Today I have a wonderful Guest Post from Alexandra Wendt. As with most things, they have been on my to-do list for a while and now that I have sorted out my posting schedule you'll be seeing a lot more people popping up with tips for you.
Finding Time To Write
Finding time to write is a hot topic because, let’s be honest, writers at all stages struggle with this. If only we could have more time in the day. If only we didn’t have to sleep.
I’m in my final year of undergraduate, so I very well relate to balancing work and writing and maybe finding some time for a social life in between. I’ve been writing seriously since junior high school, so the school and writing life is the only one I’ve known. I’m sure I’ll uncover new challenges in balancing writing and graduate school and a full-time job down the road, but for now I’ll outline how I manage to find time to write during my busiest days.
Get yourself a planner. It doesn’t have to be a fancy planner, it just has to outline your days and have plenty of space. I use my planner to write down my homework for each day as well as what I want to accomplish in my writing. Even if it’s just write 500 words or edit chapter x, it’s something to get done for that day. This summer, in particular, I used my planner to set goals for finishing the first draft of my current WIP and getting the pre-writing done for another story.
By writing down your goals in this way, you’re making yourself a promise. You’re forcing it into your daily life. You are telling yourself “my writing is my job, not just a hobby.” That doesn’t mean it doesn’t have to be fun anymore. It means you are serious about what you’re doing and you are actively taking steps to make it a part of your daily life.
Prioritize. Look at your to-do list and think, “What absolutely needs to get done first?” For fellow students, I recommend finishing all of your homework for the day before beginning writing. (I suppose this can apply to those in the workforce too.) You don’t want that paper you haven’t started hanging over your head when you’re trying to get the creative juices to flow. You’ll feel much freer and much less guilty working on your writing if the tasks that are imminently due are out of the way.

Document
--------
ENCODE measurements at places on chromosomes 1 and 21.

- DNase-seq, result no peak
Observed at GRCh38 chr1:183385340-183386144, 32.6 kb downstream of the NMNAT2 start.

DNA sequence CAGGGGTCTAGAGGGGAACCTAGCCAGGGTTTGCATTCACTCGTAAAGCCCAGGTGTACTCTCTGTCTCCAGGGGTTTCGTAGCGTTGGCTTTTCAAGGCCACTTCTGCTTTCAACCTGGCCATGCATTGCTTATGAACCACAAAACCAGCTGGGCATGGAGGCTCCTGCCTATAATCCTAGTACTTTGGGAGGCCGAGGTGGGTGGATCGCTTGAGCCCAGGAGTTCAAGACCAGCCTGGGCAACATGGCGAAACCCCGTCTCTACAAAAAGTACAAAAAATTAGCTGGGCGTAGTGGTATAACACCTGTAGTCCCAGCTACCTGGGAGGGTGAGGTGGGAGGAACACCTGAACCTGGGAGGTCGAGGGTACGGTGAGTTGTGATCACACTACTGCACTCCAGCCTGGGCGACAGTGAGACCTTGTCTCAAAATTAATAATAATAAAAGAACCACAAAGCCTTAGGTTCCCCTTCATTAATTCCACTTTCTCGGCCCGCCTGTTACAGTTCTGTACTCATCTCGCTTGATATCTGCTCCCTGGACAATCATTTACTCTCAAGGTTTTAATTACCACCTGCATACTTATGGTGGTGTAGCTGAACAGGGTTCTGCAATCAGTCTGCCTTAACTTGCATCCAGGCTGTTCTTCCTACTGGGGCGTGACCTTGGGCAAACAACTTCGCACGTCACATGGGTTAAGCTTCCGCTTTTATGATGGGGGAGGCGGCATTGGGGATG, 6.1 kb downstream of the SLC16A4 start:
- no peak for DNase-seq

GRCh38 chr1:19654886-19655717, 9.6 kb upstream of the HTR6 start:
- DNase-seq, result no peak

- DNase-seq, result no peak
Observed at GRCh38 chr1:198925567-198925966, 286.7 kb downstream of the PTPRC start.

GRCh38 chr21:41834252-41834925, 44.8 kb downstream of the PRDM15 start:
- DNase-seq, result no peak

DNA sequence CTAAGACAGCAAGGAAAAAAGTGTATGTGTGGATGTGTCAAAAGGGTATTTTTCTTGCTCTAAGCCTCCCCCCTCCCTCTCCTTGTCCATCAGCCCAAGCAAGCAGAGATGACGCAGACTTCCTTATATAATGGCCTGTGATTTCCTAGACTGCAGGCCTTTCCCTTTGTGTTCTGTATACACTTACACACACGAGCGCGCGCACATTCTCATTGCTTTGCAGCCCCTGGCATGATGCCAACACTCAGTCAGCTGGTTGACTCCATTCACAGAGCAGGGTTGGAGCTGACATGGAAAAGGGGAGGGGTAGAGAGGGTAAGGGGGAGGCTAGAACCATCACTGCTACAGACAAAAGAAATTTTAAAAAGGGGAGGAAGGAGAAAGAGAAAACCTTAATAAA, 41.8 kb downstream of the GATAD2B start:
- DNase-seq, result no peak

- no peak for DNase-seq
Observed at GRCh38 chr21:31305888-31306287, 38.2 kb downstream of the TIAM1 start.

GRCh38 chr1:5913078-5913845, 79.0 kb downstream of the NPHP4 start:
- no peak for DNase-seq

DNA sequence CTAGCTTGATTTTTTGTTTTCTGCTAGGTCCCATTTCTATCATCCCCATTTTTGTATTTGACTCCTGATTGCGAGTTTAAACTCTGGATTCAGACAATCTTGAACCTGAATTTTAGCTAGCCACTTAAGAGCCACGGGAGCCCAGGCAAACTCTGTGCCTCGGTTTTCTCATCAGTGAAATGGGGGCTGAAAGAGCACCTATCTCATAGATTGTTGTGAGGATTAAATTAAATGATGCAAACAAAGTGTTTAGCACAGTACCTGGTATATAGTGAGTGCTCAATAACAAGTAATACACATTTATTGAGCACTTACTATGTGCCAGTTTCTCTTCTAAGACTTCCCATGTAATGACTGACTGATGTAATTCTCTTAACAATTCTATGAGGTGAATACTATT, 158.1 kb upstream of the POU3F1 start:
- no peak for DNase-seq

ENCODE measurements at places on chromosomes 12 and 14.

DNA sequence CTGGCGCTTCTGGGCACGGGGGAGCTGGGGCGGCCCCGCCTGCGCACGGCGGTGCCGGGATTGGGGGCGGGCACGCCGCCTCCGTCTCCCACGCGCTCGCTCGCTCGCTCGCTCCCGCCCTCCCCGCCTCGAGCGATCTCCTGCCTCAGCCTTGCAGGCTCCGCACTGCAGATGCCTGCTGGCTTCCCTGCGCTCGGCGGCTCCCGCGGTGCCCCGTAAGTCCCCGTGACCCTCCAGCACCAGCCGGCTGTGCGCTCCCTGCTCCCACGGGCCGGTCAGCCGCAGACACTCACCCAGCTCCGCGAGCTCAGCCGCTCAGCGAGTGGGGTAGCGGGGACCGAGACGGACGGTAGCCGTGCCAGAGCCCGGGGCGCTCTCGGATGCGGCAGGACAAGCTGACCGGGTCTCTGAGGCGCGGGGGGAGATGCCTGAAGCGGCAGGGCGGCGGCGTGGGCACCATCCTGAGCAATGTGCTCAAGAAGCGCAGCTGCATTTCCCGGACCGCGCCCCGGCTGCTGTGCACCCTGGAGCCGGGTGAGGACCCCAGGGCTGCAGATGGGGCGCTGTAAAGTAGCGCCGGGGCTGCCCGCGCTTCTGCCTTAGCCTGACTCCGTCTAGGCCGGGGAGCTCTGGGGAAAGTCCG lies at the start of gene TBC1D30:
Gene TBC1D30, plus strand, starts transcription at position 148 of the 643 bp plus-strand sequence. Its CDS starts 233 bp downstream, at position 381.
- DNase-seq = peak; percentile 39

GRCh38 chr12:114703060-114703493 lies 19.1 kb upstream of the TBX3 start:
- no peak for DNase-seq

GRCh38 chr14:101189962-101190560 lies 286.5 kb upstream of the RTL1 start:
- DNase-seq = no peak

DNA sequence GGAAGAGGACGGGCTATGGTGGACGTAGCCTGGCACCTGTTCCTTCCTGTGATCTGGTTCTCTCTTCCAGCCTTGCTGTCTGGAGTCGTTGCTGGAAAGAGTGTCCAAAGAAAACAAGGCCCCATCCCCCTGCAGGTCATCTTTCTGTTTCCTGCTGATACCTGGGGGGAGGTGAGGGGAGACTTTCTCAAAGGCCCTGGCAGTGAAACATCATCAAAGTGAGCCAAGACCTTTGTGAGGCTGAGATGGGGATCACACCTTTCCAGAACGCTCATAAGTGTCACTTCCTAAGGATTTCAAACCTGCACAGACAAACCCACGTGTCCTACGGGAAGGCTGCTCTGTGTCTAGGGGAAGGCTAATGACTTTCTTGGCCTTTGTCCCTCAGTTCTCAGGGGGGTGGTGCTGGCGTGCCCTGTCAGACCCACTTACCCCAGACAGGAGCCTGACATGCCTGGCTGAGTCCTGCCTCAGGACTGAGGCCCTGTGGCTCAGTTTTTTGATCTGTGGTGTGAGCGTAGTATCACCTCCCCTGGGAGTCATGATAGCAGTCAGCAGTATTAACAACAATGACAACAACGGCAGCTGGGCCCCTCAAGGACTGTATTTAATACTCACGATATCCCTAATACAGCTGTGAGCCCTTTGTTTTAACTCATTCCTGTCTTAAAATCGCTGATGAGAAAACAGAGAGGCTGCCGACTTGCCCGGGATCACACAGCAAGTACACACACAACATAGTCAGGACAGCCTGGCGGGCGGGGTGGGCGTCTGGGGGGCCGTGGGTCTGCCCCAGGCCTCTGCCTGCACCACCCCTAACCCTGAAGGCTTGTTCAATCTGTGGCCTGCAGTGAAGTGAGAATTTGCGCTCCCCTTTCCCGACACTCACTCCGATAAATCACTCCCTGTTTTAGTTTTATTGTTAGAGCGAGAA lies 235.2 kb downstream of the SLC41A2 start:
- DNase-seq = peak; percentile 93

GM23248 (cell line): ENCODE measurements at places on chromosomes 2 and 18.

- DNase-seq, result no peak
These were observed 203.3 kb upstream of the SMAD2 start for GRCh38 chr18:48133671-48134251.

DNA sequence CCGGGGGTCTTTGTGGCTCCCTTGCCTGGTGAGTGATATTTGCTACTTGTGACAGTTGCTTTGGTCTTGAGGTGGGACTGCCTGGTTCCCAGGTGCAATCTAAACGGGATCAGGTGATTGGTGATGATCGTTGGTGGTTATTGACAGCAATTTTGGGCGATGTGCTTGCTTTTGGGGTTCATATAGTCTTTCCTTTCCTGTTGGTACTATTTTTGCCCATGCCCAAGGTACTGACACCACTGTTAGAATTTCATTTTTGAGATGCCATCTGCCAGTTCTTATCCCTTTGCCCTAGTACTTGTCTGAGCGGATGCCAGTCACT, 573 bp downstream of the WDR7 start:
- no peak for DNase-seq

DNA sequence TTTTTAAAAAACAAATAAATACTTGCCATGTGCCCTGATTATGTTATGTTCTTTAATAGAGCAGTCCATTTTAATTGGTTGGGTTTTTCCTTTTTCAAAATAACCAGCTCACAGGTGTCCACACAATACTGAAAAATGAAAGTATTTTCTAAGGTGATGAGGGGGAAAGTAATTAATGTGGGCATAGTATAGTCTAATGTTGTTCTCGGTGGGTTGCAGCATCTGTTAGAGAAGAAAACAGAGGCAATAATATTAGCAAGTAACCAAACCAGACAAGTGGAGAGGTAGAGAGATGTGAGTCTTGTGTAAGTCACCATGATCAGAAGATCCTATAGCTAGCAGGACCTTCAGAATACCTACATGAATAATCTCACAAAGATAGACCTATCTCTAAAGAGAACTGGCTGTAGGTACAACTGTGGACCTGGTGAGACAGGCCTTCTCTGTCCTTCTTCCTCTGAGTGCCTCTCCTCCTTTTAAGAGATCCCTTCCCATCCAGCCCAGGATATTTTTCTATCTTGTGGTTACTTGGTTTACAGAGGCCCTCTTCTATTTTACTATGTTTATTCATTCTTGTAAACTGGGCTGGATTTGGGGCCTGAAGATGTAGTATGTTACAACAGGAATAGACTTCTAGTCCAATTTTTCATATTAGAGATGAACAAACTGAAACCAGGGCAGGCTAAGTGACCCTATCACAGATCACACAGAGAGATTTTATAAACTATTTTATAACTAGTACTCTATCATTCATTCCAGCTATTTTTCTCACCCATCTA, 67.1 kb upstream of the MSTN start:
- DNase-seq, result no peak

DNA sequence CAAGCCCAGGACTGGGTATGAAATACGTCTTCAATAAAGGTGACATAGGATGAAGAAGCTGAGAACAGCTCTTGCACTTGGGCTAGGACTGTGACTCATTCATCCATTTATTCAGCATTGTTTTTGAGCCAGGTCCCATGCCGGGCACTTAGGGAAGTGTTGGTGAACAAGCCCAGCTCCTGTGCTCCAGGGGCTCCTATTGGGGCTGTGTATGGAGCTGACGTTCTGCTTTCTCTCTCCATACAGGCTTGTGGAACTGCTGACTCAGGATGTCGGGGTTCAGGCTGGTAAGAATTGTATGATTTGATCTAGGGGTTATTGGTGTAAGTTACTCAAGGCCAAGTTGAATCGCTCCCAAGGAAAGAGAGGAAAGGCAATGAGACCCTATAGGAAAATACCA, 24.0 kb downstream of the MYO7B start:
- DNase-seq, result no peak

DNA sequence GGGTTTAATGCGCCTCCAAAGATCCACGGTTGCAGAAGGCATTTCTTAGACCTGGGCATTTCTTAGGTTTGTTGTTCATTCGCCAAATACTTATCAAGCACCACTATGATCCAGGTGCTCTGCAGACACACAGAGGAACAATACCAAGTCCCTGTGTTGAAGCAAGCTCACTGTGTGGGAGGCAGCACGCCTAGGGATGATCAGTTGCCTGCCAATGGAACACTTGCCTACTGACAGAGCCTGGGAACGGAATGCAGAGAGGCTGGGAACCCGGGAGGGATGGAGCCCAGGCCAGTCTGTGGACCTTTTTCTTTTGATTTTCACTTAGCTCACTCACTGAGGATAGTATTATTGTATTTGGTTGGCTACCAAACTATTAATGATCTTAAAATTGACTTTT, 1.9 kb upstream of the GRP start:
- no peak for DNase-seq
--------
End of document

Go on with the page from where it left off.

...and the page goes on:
If you’re a morning person, you could also try waking up early and getting your writing quota for the day done, or mostly done, before going to school or work. I was forced to do this fall semester of last year because I had all afternoon classes. If I waited until all my homework was done, I wouldn’t begin writing until about eight or nine at night—which might work well for some people, but I’m a morning person so that definitely didn’t work well for me. I loved my routine of sitting at my desk with my coffee, going over critique partner notes, right after waking up. Don’t knock it till you try it!
No matter what your perfect routine is, prioritizing what needs to get done is the first step in good time management. So use that planner, and start rating your tasks.
Set some goals. If you don’t set any goals or personal deadlines for your writing, you’ll be far less successful at making progress in it. Personal deadlines are crucial. Just because you aren’t agented or under a contract doesn’t mean you shouldn’t treat yourself like a professional. (And it’s best to get used to deadlines now, when you’re not under as much pressure.) Figure out how many words you’re feasibly able to write on your worst day, set that as a goal, and make a deadline for finishing that first draft. You could also make smaller deadlines in between, such as “hit 30,000 words.” Don’t forget to reward yourself too!
Don’t be too hard on yourself. No matter what, your personal care comes first. Take care of yourself, both mentally and physically. If your only time to write for a day is midnight and you’re exhausted, don’t force it. And don’t beat yourself up if you only manage to write a sentence on a particular day. Writing anything, even a word, is better than nothing. I’ve noticed from experience that getting those initial words might feel like pulling teeth, but once you’ve written something down more words will often come.
If you’d like more help finding a daily writing routine, and holding yourself accountable, I recommend signing up for the Write Chain Challenge!